Auto Service World
Feature   June 1, 2009   by Jim Anderton, Technical Editor

Northern Latitude

Michelin's Latitude Tour aims at the Canadian SUV/Crossover market with an eco-friendly spin

How do you select the “right” tire for your customer? Do you choose by vehicle type; driving style; performance or value? All these attributes are part of the selection process and as the lines between light truck and car, four-wheel- drive and all-wheel-drive and performance versus utility blur, the process gets tougher. Is the BMW X5 a truck, a sports sedan? Is off-road grip and durability important? As crossovers and high-end SUVs now deliver performance at both the light-truck and passenger car ends of the spectrum, there is no such thing as a universal tire, making the sales process more difficult than ever.

Tire manufacturers, however, are building products that

give dealers the latitude to fit a tire to an end user’s

driving style. Michelin’s Latitude Tour is an example of a purpose-built CUV/SUV tire that’s intended for a specific driver, namely the thousands of crossover and truck owners who are predominantly paved road drivers, but occasionally venture onto gravel or dirt secondary routes.

While crossovers are clearly intended for pavement driving and often

wear passenger car replacement rubber, there is a good

argument for pavement-optimized crossover/SUV tires. The Latitude Tour is designed around a non-lugged but heavily siped street tread pattern and a carcass with low rolling resistance, addressing the primary market triggers for the majority of urban/suburban drivers: ride comfort, wet grip and fuel efficiency.

The radial’s tread is dominated by five circumferential grooves flanked by gently scalloped shoulder lugs which are divided by interlocking sipes. The tread breaks gently at the shoulder and extends marginally into the sidewall leaving the impression of a broad, flat contact patch.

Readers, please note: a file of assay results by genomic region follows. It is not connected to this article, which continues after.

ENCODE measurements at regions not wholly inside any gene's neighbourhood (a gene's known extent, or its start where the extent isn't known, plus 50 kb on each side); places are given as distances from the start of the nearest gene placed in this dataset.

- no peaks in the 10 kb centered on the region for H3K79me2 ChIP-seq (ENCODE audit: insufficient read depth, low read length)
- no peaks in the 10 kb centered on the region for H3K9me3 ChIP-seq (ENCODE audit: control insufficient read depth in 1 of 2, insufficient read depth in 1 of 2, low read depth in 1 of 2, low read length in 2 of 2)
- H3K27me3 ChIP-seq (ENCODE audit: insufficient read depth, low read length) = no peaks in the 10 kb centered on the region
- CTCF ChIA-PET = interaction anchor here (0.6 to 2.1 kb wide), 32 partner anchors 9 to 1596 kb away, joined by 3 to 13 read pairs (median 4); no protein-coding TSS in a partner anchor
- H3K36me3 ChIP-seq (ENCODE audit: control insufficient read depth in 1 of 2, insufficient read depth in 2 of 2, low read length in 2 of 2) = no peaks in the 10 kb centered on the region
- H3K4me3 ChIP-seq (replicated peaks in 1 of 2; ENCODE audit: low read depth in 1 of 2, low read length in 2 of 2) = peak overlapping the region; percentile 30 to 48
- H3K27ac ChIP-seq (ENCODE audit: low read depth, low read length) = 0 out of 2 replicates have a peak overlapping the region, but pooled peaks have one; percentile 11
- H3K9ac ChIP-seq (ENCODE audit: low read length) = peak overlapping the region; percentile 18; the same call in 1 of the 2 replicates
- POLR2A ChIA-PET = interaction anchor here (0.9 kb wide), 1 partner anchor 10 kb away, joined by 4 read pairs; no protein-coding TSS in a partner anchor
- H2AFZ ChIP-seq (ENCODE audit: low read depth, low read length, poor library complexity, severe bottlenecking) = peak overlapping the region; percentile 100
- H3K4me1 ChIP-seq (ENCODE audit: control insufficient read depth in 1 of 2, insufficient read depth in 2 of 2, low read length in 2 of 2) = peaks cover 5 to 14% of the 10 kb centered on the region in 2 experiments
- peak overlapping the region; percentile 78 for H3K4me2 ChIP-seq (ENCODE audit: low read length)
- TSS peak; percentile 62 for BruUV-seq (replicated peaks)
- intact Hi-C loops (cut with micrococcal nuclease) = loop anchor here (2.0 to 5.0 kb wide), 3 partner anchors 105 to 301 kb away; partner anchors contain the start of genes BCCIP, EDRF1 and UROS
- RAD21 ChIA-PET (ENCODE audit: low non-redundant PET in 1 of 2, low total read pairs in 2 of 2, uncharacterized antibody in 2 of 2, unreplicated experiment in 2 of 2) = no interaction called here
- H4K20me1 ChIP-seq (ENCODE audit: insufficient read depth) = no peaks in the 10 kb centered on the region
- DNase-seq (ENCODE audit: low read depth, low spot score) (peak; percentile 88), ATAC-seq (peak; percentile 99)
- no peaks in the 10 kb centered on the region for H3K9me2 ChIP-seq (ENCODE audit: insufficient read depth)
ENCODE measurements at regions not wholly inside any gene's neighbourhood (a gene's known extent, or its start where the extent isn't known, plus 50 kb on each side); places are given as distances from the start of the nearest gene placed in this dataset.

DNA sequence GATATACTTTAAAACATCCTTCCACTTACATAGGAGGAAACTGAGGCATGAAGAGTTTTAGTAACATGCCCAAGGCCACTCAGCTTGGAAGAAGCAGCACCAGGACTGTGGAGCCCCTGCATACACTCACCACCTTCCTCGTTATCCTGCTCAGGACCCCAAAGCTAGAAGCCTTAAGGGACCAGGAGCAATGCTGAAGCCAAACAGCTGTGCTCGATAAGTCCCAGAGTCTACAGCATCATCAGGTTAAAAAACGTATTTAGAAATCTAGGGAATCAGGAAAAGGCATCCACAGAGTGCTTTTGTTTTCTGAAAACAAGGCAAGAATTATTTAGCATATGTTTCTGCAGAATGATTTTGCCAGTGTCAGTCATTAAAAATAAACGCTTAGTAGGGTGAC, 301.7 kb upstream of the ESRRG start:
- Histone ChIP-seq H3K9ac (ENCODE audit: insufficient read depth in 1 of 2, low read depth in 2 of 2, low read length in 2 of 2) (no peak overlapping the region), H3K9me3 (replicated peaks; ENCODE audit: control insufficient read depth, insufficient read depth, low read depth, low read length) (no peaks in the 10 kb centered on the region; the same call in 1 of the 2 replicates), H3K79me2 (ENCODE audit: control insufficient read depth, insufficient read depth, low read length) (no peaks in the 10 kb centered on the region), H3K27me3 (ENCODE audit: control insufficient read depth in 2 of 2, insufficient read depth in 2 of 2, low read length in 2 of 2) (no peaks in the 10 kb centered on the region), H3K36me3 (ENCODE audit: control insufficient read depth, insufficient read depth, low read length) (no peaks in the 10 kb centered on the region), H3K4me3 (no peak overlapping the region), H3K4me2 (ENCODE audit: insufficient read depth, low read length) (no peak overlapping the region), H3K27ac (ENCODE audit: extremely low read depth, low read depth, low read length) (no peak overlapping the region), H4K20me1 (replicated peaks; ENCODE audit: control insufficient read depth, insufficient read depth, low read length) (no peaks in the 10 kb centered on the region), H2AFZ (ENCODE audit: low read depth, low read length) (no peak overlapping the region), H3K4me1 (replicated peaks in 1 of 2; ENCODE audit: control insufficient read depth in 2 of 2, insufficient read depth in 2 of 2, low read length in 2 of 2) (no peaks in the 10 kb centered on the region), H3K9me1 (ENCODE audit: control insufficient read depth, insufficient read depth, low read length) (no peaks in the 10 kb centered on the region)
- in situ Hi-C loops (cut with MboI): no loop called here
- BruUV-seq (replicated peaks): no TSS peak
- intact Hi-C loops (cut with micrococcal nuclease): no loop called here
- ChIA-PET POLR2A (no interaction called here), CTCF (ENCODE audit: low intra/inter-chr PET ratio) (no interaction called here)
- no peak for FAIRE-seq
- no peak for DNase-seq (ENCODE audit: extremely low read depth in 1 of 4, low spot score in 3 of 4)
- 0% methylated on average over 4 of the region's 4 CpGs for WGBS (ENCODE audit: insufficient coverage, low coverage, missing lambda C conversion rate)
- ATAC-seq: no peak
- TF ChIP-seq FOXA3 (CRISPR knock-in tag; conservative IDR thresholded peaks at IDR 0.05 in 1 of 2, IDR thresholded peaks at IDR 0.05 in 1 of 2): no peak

Michelin declares superior wear and rolling resistance performance to the Goodyear Fortera SA and Bridgestone Dueler HL Alenza (tested in the P265/70R17 size on a Chevrolet Tahoe) and greater wet weather performance than any light truck tire in the Michelin lineup, some five per cent better than similarly sized Michelin Cross Terrain product. Available in 28 SKU’s from P235/75R15 toP255/60R19, the Latitude Tour carries OE fitments for Hyundai, Kia, GM and Ford. Service descriptions range from 105T to 108S with UTQG ratings between 600 and 720 with all at traction/temperature ratings of A B. Many popular sizes such as P235/70R16 are available in black wall and outline raised white letter sidewalls. The raised white letter is an outline “Michelin” that’s understated enough to satisfy conservative buyers who want to avoid the rock-crawler image of in-your-face LT sidewall branding. Michelin has identified typical SUV replacement fitments as the Buick Enclave, Ford Escape, Honda CRV and Nissan Murano. The Latitude Tour carries a limited tread wear warranty of 110,000 km, by using a proprietary tread compound and “MaxTouch” construction to optimize the contact patch for long wear. Combined with the lowered rolling resistance, Michelin labels the Latitude Tour as a “Green X” tire, tapping into the popular eco-friendly marketing opportunity driven by climate change/CO2 issues and media criticism of the auto industry in general. Where does the Michelin Latitude fit into the firm’s marketing scheme? Essentially, it’s at the top for SUV/crossover fitments with list prices from C$210 to C$367, which isn’t cheap, but represents value on an appropriate fitment like the Buick Enclave…. here the Latitude’s OE presence should help dealers in the aftermarket, as manufacturers like GM and Ford have set the bar high for replacement rubber. How does it drive?


For Jim’s driving impressions, log onto www.ssgm.comand go to the VideoPicks section.

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